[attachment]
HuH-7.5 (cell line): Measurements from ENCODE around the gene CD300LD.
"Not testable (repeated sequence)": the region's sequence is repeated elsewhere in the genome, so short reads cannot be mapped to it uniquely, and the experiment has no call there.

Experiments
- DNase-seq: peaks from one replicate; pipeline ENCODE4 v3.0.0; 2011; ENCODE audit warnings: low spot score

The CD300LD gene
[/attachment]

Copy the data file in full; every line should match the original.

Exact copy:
HuH-7.5 (cell line): Measurements from ENCODE around the gene CD300LD.
"Not testable (repeated sequence)": the region's sequence is repeated elsewhere in the genome, so short reads cannot be mapped to it uniquely, and the experiment has no call there.

Experiments
- DNase-seq: peaks from one replicate; pipeline ENCODE4 v3.0.0; 2011; ENCODE audit warnings: low spot score

The CD300LD gene